Discovery of 47-Million-Year-Old Primate Fossil Set to Revolutionize Understanding of Human Evolution
This places Ida at the very root of anthropoid evolution -- when primates were first developing the features that would evolve into our own. The scientists' findings are published by PLoS One, the open-access journal of the Public Library of Science.
Little, Brown and Company, a division of Hachette Book Group, will publish THE LINK, by Colin Tudge, on Wednesday, May 20. The book will reveal the entire story of the discovery, excavation, and preservation, and the revolutionary significance of Ida. THE LINK begins with a foreword by Norwegian fossil scientist Jorn Hurum of the University of Oslo's Natural History Museum, who for the past two years has led an international team of scientists as they secretly conducted a detailed forensic analysis of the extraordinary fossil, studying the data to decode humankind's ancient origins. At 95 percent complete, Ida is set to revolutionize our understanding of human evolution.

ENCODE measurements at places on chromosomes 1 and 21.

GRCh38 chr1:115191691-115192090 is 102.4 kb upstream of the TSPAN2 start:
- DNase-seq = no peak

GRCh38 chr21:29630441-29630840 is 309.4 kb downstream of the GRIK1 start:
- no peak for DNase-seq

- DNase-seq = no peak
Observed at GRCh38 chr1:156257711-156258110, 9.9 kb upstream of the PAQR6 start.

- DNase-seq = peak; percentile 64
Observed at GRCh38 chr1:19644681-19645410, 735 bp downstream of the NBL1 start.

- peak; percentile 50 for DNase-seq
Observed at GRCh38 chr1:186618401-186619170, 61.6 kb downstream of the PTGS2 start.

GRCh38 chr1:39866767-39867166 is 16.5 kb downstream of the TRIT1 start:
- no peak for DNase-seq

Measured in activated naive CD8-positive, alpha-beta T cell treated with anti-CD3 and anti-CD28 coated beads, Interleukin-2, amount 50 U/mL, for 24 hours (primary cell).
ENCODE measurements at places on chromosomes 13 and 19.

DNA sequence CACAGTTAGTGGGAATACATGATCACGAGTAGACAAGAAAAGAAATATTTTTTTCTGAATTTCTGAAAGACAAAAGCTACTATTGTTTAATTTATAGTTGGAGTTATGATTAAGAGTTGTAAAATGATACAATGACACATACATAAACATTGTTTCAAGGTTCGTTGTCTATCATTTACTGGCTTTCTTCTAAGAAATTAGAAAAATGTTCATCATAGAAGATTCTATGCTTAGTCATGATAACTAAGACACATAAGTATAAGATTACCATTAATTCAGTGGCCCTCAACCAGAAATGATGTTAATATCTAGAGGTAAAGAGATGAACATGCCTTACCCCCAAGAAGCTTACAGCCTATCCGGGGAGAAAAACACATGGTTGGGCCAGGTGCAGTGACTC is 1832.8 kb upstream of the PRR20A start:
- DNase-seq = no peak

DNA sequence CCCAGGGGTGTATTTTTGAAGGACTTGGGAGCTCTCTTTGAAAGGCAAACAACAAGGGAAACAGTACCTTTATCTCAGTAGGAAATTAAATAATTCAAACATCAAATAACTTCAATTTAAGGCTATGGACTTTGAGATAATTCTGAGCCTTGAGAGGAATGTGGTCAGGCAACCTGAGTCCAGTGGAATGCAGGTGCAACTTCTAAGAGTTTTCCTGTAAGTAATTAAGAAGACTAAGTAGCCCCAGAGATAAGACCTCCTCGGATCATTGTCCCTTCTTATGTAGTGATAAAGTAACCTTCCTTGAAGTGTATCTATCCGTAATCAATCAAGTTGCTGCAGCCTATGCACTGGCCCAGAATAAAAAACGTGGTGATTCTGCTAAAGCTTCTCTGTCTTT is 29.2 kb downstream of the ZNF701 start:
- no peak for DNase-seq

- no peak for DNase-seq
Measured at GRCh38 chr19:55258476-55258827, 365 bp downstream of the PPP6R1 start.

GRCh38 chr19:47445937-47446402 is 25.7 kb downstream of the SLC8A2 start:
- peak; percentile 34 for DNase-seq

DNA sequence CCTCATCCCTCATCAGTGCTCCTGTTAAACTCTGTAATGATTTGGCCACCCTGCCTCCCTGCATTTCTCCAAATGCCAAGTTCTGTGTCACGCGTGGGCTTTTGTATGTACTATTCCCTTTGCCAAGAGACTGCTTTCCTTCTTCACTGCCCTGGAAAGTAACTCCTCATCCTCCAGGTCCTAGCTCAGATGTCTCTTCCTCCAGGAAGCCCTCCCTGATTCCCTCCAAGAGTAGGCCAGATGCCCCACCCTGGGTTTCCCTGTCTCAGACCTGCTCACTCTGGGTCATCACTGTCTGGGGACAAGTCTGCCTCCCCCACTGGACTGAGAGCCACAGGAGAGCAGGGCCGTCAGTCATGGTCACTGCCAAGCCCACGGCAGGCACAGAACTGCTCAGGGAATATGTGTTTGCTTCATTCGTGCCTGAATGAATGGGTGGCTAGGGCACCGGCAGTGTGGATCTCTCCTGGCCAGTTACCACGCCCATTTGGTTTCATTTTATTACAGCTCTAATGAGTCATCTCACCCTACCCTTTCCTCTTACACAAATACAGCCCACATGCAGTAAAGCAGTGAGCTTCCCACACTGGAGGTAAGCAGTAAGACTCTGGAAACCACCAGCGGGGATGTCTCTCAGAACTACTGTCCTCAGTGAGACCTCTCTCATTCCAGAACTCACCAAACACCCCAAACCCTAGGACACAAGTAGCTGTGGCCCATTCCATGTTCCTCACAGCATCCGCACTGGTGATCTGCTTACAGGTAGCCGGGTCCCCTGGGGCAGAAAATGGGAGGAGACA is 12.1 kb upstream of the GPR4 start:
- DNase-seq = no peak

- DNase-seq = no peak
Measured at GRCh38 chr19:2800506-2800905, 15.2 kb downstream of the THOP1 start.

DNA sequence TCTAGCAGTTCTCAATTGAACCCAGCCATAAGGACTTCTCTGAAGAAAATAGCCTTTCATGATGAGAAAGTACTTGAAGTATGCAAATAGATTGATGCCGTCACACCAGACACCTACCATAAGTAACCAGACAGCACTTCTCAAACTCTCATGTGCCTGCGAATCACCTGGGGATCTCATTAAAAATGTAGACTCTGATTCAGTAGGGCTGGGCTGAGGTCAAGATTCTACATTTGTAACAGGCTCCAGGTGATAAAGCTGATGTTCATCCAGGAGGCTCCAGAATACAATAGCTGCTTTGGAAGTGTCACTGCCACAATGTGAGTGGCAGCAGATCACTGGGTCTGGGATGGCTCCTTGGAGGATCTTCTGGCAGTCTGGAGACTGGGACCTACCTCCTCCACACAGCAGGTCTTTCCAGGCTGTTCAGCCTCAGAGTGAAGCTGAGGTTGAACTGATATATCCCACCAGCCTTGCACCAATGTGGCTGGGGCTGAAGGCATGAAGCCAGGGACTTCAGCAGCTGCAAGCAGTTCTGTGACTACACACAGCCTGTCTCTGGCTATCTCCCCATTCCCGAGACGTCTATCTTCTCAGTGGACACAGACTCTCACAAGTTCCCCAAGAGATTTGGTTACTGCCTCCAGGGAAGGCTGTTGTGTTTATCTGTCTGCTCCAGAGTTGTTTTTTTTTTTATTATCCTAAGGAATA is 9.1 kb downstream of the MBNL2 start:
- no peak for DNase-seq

Unlike Lucy and other famous primate fossils found in Africa's Cradle of Mankind, Ida is a European fossil, preserved in Germany's Messel Pit, a mile-wide crater whose oil-rich shale is a significant site for fossils of the Eocene Epoch. Fossil analysis reveals that the prehistoric primate was a young female. Opposable big toes and nails rather than claws confirm that the fossil is a primate, and the presence of a talus bone in the foot links Ida directly to humans.
The fossil also features the complete soft body outline as well as the gut contents. A herbivore, Ida feasted on fruits, seeds, and leaves. X-rays reveal both baby and adult teeth, and the lack of a "toothcomb," which is an attribute of lemurs. The scientists estimate Ida's age when she died to be approximately nine months, and she measured approximately two feet in length.
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